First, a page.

It seems that modern life, insofar as it offers the illusion of being connected to everybody in the world while encouraging a disconnection from our neighbors, may be poorly engineered for happiness. It also may be poorly engineered for economic opportunity. But multiple and diverse social connections, which are often created in third places, may increase people’s access to those opportunities.
Survey Center analysts used a modified version of the UCLA Loneliness Scale to understand how place shapes an individual’s sense of community and identity. They asked survey respondents 19 questions about their connections to or disconnections from others, linking these responses with other survey questions on amenities and other community connections. They found that Americans get a sense of connection and community from their friends, neighborhoods and hometowns—from the local, place-based connections they have—more than from their political ideology or ethnic identity.
In contrast, active members of political organizations “report an average loneliness score that is a full two points higher than the national average, a considerable increase.” So the friendship networks produced by political ideology are different from other friendship networks, in that they tend to drive people apart and lead to more loneliness rather than develop a stronger sense of community. In addition, being a member of a like-minded political community with a “tribal epistemology that supports the tribe’s values and goals and is vouchsafed by tribal leaders” increases the likelihood that network members will believe in conspiracies—though Democrats and Republicans believe in different ones, and there are variations by race, ethnicity, income and other demographic characteristics.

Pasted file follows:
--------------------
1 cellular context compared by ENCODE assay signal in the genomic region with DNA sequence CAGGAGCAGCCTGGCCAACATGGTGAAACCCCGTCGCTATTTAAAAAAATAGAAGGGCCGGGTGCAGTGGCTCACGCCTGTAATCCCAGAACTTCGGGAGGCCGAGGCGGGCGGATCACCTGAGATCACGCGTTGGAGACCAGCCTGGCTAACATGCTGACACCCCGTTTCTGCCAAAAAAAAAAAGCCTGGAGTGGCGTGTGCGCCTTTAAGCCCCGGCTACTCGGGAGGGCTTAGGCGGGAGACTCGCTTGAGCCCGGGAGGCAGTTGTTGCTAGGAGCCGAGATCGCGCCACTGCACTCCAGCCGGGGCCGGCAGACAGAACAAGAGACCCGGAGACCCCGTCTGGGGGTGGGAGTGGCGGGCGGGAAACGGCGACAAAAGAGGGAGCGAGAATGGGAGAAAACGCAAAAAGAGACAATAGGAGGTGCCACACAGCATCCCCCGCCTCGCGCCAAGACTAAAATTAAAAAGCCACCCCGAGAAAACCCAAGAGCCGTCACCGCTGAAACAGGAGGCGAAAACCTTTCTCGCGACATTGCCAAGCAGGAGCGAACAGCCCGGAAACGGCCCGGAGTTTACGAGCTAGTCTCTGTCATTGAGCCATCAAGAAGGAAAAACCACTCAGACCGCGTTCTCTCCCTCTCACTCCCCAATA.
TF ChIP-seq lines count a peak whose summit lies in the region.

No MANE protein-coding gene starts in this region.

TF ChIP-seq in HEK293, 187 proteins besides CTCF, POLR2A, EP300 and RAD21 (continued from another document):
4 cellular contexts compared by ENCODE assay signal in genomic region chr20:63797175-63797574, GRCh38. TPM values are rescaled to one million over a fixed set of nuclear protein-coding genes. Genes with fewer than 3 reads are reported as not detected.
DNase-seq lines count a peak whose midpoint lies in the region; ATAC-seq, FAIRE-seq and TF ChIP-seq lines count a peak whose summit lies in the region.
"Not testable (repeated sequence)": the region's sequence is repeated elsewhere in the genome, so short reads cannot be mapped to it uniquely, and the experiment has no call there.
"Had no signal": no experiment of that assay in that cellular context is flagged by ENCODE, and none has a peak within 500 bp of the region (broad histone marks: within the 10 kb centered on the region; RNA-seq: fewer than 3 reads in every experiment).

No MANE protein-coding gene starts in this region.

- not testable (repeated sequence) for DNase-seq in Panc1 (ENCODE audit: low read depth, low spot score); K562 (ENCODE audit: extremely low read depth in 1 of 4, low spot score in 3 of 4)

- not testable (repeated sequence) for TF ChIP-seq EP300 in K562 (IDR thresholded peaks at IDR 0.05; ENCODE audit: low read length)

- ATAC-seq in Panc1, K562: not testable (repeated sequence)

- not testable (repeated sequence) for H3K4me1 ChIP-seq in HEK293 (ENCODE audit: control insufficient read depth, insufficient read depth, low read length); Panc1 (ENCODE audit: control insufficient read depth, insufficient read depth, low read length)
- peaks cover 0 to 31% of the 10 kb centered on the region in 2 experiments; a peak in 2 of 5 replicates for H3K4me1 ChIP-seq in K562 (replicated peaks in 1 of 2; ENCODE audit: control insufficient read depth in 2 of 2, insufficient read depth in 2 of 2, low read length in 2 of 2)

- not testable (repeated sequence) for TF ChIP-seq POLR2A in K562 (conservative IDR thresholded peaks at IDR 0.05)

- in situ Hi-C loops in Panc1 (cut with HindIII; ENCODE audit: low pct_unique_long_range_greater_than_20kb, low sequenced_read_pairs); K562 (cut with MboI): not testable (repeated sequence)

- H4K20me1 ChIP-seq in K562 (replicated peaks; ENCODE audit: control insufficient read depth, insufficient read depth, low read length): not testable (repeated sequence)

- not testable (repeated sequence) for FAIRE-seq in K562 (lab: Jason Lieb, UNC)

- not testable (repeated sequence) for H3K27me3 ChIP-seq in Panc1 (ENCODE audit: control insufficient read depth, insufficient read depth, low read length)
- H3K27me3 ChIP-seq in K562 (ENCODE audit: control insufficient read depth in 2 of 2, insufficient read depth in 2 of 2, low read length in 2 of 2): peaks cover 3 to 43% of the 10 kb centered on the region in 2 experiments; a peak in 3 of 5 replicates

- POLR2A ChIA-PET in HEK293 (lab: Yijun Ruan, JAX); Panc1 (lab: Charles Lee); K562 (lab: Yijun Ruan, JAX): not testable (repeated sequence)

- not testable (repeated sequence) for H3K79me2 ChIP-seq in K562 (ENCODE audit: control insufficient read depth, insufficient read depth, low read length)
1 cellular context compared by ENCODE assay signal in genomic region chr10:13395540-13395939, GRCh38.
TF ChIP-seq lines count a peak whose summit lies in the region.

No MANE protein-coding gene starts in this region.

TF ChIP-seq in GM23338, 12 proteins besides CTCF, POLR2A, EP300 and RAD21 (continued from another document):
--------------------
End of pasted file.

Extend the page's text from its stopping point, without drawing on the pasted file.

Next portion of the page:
Third place amenities can be the antidote to this tribalism. They are essential for forming the relationships and associations that make up civil society and that help people succeed, discover new opportunities and live more flourishing lives. Living close to these third places “increases neighborliness, feelings of safety, social trust, and positive feelings about the community.”
The COVID-19 shock disrupted our connections to people and places, particularly third places where we meet old friends and find new ones. As Americans emerge from the isolation brought on by pandemic hibernation, they must rediscover third places and the connections they offer. Voluntary associations that give people a sense of place and purpose are an important part of civil society and keep communities strong.
At the same time, we shouldn’t fall into the trap of romanticizing third places or looking back to the good old days. The Golden Gate Inn and Babe’s Beauty Salon closed their doors for the last time in the late 1970s. They can serve as inspiration but not as an exact model. Our world has changed too much and is continuing to change so rapidly. So we should begin by patronizing current third places—and creating new ones that foster the diverse connections that create the bonds that improve communities.